His PPG is also clocking in at one every other game, but with more assists and with a better spot on the roster. There is absolutely no reason for Perreault to be sitting on the bench, and there is even less reason for the Capitals to start any rookies this year. It's time to win, not time to train new guys for NHL play. Do it next year when you have to clear up cap space. Eakin, Galiev, Kuznetsov, and Orlov are shining stars for the future, but let's keep the focus for the team on the present. McPhee and Boudreau need to grasp that lesson before the team can progress further. They've done a good job of laying the groundwork for future success, but now is the time to focus on this season.
  • The line-shuffling has to stop. If Boudreau wants to keep his job, he needs to do less, not more. I have been saying this for over a year, and the call from other fans is growing louder, too. Look around the league, what other championship caliber teams are throwing out 20 different line combinations a night? Just because the team is losing, or because a line has a bad shift or even a bad couple of games, does not mean that things are not working. It is still mind-boggling that Ovechkin, Backstrom, and Knuble were broken up this year. If Boudreau did not have faith that Knuble could carry his own in a contract year, then he should have gone to McPhee and told him to shop the big guy around. Brouwer and Ward are not replacements for Knuble on the top line. Brouwer just is not the crease presence that Knuble is, and it is a shame that Ovechkin has had to try and take that job on for himself. Stick to what works more often than not, Bruce. 8-19-22 has been one of the league's best lines for a couple seasons, don't fix what ain't broke. Some say that Boudreau is being a hard-liner and a tactician with his lineups, I say he is panicking. He does not seem to know how to handle loss. I've read a lot that the players do not know how to handle adversity - I think it's the coach that can't deal. This lineup, on paper, is filled with some of the best talent the league has to offer, some of the fastest skaters, hardest grinders, best scorers, solid defensemen, and quality goaltending. But when a player doesn't know who is going to be on his left side next game or next period, or even that he will still be playing on the right side, it will cause issues. Carlson and Alzner embody this more than most, and especially Carlson. Alzner pretty much always knows what his job is and where to be as a shutdown guy, but the big reason these two are so successful together is that they have almost always played alongside each other. They know where the other guy will be without asking, without looking, and they feel confident. The big word this season has been accountability, and it needs to be dropped. Forget accountability, this team needs consistency. A consistent coaching style, a consistent lineup. Changes can/will/should be made from time to time, but with a team this good, only after several games of ineptitude, not a shift where they allow a goal because of one mistake. McPhee added a lot of new pieces this year, and shipped out familiar ones, give the guys time to adjust, and success will come.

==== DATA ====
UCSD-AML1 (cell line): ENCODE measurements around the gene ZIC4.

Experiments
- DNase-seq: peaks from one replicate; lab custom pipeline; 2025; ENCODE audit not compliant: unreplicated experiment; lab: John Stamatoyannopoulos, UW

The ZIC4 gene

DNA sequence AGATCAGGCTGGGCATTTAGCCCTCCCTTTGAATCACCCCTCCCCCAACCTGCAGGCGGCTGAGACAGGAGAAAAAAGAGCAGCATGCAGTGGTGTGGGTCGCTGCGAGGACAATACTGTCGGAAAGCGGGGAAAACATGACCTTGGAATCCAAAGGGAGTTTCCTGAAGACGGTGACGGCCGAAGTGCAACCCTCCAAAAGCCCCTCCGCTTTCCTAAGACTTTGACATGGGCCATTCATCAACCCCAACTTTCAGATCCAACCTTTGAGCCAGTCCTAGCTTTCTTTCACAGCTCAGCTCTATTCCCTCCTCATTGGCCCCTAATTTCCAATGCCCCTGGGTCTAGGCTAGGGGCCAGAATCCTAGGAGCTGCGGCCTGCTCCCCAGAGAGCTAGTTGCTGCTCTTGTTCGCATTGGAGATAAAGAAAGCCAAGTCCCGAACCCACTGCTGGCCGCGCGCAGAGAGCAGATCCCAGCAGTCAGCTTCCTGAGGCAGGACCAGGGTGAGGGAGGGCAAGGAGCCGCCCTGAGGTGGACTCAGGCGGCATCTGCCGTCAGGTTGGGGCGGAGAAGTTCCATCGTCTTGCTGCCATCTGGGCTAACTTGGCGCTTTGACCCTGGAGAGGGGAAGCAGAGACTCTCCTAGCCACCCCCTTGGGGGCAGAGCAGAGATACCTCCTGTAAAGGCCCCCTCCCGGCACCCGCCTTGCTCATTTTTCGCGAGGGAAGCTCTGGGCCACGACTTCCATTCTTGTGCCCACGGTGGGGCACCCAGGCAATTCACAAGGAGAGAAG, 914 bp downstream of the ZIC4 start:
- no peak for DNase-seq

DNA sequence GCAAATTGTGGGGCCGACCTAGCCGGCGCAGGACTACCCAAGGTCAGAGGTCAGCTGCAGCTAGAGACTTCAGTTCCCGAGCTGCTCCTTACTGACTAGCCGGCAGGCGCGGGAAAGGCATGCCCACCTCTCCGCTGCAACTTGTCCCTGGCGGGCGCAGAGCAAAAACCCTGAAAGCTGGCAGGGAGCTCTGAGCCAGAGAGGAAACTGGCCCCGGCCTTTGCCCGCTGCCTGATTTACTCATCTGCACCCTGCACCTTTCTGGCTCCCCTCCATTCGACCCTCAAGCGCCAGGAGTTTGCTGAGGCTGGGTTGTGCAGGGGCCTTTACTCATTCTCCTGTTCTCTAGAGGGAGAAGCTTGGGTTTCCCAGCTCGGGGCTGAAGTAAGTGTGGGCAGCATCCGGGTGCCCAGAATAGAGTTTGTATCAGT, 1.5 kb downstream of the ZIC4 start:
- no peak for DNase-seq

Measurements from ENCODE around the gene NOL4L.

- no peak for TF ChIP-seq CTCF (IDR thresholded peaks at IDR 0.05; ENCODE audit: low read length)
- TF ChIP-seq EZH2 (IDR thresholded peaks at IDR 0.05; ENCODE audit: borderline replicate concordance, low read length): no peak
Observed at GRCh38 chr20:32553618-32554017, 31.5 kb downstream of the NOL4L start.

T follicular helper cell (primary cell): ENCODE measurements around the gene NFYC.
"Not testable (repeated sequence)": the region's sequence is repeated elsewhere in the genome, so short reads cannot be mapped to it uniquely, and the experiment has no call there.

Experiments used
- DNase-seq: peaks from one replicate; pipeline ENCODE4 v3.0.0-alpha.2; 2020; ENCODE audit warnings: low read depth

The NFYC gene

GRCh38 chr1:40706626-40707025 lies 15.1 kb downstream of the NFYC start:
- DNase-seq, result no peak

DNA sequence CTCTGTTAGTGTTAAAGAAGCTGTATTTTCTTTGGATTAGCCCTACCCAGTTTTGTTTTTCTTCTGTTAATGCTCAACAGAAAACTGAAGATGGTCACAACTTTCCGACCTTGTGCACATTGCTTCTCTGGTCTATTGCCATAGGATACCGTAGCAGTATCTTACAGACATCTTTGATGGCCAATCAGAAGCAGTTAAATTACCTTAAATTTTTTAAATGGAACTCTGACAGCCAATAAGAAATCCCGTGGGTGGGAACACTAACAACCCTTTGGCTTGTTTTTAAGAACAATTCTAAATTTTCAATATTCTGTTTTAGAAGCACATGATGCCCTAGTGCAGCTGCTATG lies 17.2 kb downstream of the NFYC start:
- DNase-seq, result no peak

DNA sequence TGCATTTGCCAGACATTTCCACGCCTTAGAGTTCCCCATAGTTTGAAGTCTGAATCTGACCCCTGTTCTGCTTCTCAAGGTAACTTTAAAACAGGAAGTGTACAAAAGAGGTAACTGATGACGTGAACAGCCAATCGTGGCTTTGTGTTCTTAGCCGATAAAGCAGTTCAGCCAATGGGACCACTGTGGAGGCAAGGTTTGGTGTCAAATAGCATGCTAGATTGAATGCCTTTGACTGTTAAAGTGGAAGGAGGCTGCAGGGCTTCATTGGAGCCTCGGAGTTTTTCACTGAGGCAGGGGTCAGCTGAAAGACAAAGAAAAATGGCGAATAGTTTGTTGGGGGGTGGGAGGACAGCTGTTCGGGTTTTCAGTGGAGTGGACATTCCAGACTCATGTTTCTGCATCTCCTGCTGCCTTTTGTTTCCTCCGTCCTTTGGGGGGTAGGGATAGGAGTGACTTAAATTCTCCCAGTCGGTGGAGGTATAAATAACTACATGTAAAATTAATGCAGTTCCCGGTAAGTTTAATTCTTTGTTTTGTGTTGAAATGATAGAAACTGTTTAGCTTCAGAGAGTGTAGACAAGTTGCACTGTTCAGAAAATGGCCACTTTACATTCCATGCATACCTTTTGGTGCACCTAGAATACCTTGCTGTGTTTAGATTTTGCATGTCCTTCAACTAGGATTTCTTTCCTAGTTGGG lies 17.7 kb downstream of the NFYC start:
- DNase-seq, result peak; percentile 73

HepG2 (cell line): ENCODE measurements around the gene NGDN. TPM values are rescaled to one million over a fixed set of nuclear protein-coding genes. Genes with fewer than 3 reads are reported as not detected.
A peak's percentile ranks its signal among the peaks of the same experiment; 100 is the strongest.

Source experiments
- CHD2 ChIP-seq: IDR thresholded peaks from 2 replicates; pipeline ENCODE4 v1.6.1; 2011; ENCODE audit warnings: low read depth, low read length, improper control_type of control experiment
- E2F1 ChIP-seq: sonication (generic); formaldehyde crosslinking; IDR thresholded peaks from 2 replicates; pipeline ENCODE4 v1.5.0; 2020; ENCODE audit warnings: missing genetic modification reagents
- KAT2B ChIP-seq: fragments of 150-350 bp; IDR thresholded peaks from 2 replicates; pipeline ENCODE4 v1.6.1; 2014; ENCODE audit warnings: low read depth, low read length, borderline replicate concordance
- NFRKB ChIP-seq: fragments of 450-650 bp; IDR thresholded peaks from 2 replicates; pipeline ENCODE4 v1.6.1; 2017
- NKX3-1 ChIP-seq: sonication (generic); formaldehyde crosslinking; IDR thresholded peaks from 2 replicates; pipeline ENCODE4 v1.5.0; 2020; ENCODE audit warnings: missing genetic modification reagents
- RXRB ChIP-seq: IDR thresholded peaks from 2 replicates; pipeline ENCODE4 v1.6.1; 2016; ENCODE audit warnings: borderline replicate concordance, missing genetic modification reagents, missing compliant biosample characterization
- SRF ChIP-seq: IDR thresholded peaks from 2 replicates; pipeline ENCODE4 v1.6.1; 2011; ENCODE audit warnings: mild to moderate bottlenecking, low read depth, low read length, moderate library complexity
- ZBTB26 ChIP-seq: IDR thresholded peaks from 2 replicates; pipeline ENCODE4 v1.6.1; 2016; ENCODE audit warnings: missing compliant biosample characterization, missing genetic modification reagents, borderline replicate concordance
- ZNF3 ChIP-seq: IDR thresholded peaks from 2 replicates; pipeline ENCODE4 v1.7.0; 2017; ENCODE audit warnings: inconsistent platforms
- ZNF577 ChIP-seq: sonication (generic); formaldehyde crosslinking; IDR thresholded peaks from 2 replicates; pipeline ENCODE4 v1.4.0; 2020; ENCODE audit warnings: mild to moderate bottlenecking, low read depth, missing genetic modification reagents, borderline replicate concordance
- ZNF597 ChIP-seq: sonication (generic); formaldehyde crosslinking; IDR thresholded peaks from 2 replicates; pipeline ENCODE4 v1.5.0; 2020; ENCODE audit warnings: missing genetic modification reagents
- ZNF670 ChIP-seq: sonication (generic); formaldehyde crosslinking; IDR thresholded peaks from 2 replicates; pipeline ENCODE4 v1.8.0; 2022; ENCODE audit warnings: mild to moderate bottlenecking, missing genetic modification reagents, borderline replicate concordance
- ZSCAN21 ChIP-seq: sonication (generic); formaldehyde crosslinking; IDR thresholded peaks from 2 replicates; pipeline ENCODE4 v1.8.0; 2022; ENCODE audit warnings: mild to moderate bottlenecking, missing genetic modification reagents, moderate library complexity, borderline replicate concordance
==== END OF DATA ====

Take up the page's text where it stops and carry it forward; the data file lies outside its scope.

• Let Ovi be Ovi, but help him grow, too. Ovechkin is not a 19-minutes-or-less talent. Players don't get better by playing less. As Ovi would say: "Nobody ever got better at hockey by bowling. More practice for you." I am not saying he should be playing 26 minutes a game, but 22 sure sounds about right. When you want to win, you want your best guys playing and working the other team. Ovechkin is not going to score more, or be more defensive, or any of that other stuff by getting five or more fewer shifts a game. Make him work for it, though. I'm a big fan of putting him on the penalty kill. Want his defensive and two-way game to get better? Put him in the situations where it matters most. There are no questions about whether this
    Sasha Smiles all around! Let's see some more moments like this.
    Russian Alex cares, we all know he does. Give him more five-on-five time, and throw him in for a few PK shifts a game. Playing a guy like him less just makes him more anxious, gives him more time to get into his own head about scoring, and pushes his focus into one area of hisgame. I guarantee you he does not get benched and think to himself "Ok, next shift I won't try to score and instead I'll create an open lane for Jason Chimera to skate through." If Ovechkin is not put into situations where he has to be defensive minded, he will not have to grow in that area of his game. Boudreau, more than Ovi himself, is pigeon-holing the captain into one role. Get and keep him off the point on the PP, give him some PK time, and never ever split him and Backstrom up at 5-on-5 play. Give the guy some room to breathe and he will bounce back and mature.